Saturday, November 10, 2007
On May 15, 1890, Fred Dunlap was released by Pittsburgh. A series of leg injuries had limited Dunlap to a total of 147 games in 1887 and 1888 and had essentially ended his usefulness as a baseball player by the time he was thirty years old. In his last full season in the major leagues in 1889, Dunlap hit a mere .235 with an OPS+ of only 74.
After his release, Dunlap joined a very good New York Giants Players League team for one game. It's ironic that at the end of his career Dunlap finally fulfilled his desire to play in New York and was able to do so in a league that was created by a labor movement that he had helped facilitate. The following year, his playing days came to an end after he managed to play in only eight games for the Washington Nationals of the AA.
Dunlap, who was known to be thrifty, had made a lot of money while playing baseball and "being of an economical turn he put away a great deal of this sum." The Brooklyn Eagle, in an 1895 article, wrote that "his savings was turned into real estate and out of these investments he has grown comparatively rich." When Al Spink ran into Dunlap in 1901, the former second baseman told him that he had saved most of his money and invested it in Philadelphia real estate. He also claimed to have $100,000 in the bank.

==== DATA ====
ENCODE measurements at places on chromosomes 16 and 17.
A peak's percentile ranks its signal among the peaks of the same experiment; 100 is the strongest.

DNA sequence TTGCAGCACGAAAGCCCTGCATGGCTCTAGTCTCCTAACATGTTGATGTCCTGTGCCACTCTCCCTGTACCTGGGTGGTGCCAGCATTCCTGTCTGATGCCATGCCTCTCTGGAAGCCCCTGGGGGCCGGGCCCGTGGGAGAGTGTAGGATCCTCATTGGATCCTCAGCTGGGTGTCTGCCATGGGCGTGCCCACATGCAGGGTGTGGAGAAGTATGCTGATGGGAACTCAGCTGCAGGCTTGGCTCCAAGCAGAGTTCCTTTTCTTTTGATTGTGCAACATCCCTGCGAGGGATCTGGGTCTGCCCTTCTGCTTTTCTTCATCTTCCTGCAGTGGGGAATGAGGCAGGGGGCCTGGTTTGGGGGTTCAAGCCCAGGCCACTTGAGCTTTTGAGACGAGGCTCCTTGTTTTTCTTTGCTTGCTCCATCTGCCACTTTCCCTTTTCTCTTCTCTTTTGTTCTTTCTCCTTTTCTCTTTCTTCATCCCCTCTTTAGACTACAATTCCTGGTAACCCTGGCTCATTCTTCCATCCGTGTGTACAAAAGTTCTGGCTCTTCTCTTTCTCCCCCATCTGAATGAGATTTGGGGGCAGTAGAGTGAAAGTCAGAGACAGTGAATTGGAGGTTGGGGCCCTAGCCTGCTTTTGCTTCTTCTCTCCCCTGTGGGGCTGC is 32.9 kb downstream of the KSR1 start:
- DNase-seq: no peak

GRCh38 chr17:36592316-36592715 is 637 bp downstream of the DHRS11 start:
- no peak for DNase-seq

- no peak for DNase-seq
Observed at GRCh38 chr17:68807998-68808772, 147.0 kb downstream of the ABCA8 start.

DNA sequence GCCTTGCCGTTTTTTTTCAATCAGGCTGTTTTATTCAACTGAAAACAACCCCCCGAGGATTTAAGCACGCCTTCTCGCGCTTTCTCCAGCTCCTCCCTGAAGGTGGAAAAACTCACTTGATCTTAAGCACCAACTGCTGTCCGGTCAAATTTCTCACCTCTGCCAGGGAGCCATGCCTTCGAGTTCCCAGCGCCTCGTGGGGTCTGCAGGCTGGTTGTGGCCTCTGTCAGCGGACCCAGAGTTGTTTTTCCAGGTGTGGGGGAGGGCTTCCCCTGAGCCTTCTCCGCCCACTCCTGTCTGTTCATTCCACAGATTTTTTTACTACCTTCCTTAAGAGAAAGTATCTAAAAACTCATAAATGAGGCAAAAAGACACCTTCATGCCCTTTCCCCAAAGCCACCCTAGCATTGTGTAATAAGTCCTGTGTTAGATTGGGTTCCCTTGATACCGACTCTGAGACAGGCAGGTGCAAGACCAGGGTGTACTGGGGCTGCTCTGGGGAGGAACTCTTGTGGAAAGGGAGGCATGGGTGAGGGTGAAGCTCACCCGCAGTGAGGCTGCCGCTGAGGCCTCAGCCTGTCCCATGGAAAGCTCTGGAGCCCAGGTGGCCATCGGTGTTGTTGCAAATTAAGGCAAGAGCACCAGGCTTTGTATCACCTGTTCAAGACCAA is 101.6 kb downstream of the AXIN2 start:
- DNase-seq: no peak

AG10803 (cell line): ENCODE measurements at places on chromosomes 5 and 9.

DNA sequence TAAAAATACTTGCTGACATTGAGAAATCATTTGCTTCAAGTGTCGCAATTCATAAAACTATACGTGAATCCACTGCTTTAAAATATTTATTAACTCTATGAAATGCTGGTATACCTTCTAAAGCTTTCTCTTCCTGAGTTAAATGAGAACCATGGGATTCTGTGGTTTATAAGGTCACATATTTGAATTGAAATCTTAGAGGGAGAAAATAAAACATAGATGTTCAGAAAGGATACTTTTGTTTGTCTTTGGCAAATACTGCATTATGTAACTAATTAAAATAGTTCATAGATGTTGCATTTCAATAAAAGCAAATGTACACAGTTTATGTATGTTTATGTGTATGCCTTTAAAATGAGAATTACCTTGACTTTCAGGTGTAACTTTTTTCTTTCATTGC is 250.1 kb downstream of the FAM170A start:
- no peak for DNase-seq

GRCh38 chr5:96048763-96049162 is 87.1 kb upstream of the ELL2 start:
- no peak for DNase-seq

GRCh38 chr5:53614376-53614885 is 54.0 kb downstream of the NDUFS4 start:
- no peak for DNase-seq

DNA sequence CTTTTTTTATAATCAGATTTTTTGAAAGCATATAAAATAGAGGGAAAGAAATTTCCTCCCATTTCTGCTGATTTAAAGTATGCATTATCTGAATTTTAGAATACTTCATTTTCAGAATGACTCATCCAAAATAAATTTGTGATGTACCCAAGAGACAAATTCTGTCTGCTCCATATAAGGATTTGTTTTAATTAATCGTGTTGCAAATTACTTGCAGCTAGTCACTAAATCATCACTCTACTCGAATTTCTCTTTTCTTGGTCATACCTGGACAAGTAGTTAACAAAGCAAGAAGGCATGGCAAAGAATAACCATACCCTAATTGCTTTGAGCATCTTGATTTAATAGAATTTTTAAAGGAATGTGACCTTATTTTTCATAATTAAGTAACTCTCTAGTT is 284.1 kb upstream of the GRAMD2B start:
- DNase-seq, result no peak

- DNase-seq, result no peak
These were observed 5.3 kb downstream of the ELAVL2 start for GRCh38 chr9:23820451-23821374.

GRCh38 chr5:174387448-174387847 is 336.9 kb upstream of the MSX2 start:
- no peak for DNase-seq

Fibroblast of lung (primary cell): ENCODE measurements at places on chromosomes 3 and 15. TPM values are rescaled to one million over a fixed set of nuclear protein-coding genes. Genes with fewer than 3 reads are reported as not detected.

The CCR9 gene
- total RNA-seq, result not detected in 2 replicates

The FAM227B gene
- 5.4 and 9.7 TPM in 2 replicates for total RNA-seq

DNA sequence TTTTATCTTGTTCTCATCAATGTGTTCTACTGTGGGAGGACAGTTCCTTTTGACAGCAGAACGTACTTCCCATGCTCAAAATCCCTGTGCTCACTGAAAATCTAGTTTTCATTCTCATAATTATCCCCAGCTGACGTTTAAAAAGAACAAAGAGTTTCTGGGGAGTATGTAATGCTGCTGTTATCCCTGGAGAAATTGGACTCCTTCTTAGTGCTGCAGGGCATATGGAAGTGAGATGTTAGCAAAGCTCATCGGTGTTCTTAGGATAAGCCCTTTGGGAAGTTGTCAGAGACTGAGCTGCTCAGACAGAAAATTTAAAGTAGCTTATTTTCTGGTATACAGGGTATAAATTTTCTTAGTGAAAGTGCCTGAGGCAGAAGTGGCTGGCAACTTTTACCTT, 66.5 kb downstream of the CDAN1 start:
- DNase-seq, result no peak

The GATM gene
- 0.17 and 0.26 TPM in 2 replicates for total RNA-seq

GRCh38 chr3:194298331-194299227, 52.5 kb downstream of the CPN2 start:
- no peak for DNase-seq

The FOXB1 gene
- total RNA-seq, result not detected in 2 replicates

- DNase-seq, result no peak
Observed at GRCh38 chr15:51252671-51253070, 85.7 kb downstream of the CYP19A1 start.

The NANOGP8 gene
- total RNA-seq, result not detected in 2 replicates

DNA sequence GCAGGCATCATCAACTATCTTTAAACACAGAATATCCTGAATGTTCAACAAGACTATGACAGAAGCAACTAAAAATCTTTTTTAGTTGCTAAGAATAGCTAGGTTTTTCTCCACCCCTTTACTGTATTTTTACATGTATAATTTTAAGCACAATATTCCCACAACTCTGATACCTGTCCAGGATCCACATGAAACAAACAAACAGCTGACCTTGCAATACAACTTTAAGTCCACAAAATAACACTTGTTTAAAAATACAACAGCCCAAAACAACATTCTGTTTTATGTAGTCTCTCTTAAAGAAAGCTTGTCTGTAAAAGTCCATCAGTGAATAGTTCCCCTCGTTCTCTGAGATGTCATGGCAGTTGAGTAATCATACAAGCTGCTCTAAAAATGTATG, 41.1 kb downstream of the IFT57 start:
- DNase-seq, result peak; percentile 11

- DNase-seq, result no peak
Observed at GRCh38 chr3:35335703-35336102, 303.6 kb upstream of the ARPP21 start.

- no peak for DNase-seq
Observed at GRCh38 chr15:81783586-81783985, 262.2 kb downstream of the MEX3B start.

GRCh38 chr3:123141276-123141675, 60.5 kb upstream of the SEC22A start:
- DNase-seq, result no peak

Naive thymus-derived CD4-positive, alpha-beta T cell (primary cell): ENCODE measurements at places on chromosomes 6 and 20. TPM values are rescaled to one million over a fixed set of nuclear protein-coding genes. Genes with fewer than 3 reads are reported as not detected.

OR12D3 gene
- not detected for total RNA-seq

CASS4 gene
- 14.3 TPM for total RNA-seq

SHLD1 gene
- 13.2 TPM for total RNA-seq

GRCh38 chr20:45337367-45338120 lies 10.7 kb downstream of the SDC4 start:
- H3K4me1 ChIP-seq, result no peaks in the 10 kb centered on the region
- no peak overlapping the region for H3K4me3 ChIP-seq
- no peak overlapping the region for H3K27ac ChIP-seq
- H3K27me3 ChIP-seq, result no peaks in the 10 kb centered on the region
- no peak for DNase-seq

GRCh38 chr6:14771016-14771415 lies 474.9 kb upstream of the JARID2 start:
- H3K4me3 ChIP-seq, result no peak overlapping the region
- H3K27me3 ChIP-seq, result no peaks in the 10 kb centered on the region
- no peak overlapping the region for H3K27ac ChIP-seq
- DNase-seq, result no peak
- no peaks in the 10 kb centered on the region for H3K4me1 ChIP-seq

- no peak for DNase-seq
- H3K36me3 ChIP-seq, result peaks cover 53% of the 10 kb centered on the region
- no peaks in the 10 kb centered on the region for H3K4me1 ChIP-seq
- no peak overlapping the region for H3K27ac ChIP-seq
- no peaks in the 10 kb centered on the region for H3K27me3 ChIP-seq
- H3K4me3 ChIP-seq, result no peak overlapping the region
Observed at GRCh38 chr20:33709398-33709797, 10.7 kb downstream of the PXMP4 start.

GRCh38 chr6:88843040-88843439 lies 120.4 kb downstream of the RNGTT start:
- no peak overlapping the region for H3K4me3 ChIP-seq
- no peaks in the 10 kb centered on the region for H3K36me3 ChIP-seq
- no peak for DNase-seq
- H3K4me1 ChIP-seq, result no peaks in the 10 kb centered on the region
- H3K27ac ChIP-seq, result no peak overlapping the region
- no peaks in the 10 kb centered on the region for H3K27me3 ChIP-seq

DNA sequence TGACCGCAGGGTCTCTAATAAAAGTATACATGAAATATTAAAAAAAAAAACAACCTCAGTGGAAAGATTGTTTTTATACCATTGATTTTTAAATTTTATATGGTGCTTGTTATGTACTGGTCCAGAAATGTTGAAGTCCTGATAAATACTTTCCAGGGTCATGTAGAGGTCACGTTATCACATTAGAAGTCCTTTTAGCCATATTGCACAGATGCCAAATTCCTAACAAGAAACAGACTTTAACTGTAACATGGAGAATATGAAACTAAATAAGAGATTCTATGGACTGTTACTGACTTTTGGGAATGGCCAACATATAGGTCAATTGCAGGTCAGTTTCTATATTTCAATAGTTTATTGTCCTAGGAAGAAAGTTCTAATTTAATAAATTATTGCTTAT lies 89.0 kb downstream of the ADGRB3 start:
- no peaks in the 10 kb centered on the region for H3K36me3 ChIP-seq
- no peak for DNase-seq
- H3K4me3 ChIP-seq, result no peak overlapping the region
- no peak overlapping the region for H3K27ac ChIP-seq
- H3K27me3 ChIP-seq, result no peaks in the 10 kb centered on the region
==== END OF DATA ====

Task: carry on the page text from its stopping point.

The last year of Dunlap's life was a difficult one. Although the circumstances are unclear, sometime in 1902 Dunlap lost his savings and investments and fell on hard times. Financially ruined, he was described in his final year of life as living as "a pauper". While no one seems to know what happened to Dunlap's money, it's probably safe to assume that he lost his investments in the economic instability of the era rather than through dissipation.
Fred Dunlap died on December 1, 1902 at the age of 43 of a "tubercular distended rectum". At the time he was living in what is variously described as an alms house or a seedy rooming house. His body lay unidentified in a Philadelphia morgue for some time until it was finally identified by a former teammate. Since Dunlap had died destitute, he was to have been buried in a potter's field until a local sportswriter arranged for him to have a proper funeral. According to Spink, "(his) funeral...was ignored by the professional players of the Quaker City with whom he was never a favorite." The sportswriter who had arranged Dunlap's funeral later told Spink that "(there) was not enough friends of Dunlap at his funeral to bury him and we had to call on the hack drivers to make up the list of active pall-bearers."